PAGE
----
noun, often attributive
ox·y·gen | \ˈäk-si-jən \

Definition of oxygen 

1 : a reactive element that is found in water, in most rocks and minerals, in numerous organic compounds, and as a colorless tasteless odorless diatomic gas constituting 21 percent of the atmosphere, that is capable of combining with all elements except the inert gases, that is active in physiological processes, and that is involved especially in combustion — see Chemical Elements Table

2 : something that sustains or fuels disagreement is the true oxygen of these magazines— Joseph Epstein

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Other Words from oxygen

oxygenless \ˈäk-si-jən-ləs \ adjective

Examples of oxygen in a Sentence

Recent Examples on the Web

The Euros had been too fast—too fast to have climbed the mountain with bottled oxygen, let alone without it. The Editors, Outside Online, "The Moments That Changed Us," 11 July 2018 It is then mixed with atmospheric oxygen to generate an electric current which drives a motor. Jordan Blum, Houston Chronicle, "Exxon Mobil, Chevron help form new methane emissions consortium," 25 June 2018 With oxygen that is free of gases and air pollution, the mountain air of Beaver Creek is fresh and clean. Discover Magazine, "5 Reasons Why Golfing in the Mountains Is Ideal," 25 June 2018 Now, cleaner and enriched with oxygen, nutrients and enzymes, the blood warms and enriches skin and muscles, and range of motion increases. Lamar Dawson, GQ, "Cryotherapy Might Be the Best Way to Recover from Joint Pain," 16 June 2018 To meet all the requirements, Soviet engineers designed a lamp filled with oxygen and containing metallic foil or powder. Anatoly Zak, Popular Mechanics, "The Soviet Laser Space Pistol, Revealed," 14 June 2018 More on the Detroit Zoo: Heavy-duty fish shipping bags filled with oxygen were used to transport the tadpoles safely. Caroline Blackmon, Detroit Free Press, "Puerto Rico just got 11,000 toads courtesy of the Detroit Zoo," 12 June 2018 There have been 123 overdoses through April, and most are brought back with oxygen. New York Times, "Opioid Crisis Compels New York to Look North for Answers," 21 May 2018 Bring boxes or coolers to transport fish — the koi will be put in a new plastic bag with oxygen. Linda Mcintosh, sandiegouniontribune.com, "Boys & Girls Club member wins state title," 18 May 2018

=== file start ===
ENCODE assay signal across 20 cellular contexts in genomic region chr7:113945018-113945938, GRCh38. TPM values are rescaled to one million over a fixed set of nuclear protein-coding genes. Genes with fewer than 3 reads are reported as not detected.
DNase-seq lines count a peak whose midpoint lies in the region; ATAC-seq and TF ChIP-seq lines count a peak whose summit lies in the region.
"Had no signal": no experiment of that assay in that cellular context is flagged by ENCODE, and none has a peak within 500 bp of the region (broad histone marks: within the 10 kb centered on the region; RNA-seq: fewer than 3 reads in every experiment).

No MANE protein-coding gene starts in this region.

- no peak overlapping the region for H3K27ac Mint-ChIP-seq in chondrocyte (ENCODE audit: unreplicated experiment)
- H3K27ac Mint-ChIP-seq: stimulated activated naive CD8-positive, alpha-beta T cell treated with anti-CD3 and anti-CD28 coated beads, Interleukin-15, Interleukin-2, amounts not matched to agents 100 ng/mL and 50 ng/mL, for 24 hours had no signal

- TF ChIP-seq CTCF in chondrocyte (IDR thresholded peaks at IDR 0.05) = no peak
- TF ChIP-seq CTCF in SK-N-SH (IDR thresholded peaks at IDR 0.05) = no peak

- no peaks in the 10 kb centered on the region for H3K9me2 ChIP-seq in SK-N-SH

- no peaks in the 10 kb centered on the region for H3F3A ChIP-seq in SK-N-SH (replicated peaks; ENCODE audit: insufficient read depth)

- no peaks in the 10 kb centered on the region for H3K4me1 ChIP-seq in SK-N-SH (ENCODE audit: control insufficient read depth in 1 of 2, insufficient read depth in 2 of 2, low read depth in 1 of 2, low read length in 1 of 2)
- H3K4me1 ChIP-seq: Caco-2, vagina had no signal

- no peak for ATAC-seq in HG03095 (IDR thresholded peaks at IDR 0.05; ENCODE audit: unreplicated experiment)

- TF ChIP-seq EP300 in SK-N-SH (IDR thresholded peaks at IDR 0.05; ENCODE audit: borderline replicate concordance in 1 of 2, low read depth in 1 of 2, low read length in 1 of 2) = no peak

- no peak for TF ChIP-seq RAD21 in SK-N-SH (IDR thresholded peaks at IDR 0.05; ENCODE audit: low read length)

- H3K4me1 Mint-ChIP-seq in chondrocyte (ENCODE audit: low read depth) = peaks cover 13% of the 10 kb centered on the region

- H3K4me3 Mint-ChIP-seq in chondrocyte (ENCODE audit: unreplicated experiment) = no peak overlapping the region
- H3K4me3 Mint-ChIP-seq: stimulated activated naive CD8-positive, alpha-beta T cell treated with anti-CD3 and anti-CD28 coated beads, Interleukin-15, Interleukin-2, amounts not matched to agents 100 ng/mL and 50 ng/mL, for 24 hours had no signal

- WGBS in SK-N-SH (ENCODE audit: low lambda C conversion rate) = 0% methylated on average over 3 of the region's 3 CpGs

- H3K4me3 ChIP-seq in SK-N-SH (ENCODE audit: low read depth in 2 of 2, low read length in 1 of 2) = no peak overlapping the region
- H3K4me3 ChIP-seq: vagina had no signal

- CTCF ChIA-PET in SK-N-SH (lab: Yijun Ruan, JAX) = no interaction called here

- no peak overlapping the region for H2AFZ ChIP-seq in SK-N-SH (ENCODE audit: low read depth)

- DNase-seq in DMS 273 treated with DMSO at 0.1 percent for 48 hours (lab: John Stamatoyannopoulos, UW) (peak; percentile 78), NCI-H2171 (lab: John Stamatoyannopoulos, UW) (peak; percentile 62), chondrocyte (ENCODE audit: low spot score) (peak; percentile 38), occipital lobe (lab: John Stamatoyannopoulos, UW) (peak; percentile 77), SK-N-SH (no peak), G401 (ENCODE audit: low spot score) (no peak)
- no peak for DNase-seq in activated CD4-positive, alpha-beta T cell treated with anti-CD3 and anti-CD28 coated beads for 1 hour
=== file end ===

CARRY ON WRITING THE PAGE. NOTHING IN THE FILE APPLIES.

These example sentences are selected automatically from various online news sources to reflect current usage of the word 'oxygen.' Views expressed in the examples do not represent the opinion of Merriam-Webster or its editors. Send us feedback.

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First Known Use of oxygen

1788, in the meaning defined at sense 1

History and Etymology for oxygen

French oxygène, from Greek oxys, adjective, acidic, literally, sharp + French -gène -gen; akin to Latin acer sharp — more at edge

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Statistics for oxygen

Last Updated

22 Oct 2018

Look-up Popularity

Time Traveler for oxygen

The first known use of oxygen was in 1788

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More Definitions for oxygen



English Language Learners Definition of oxygen

: a chemical that is found in the air, that has no color, taste, or smell, and that is necessary for life


ox·y·gen | \ˈäk-si-jən \

Kids Definition of oxygen

: a chemical element found in the air as a colorless odorless tasteless gas that is necessary for life


ox·y·gen | \ˈäk-si-jən \

Medical Definition of oxygen 

: a colorless tasteless odorless gaseous element that constitutes 21 percent of the atmosphere and is found in water, in most rocks and minerals, and in numerous organic compounds, that is capable of combining with all elements except the inert gases, that is active in physiological processes, and that is involved especially in combustion processes symbol O — see Chemical Elements Table

Other Words from oxygen

oxygenic \ˌäk-si-ˈjen-ik \ adjective

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More from Merriam-Webster on oxygen

Spanish Central: Translation of oxygen

Nglish: Translation of oxygen for Spanish Speakers

Britannica English: Translation of oxygen for Arabic Speakers

Britannica.com: Encyclopedia article about oxygen

Comments on oxygen

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a state of commotion or excitement

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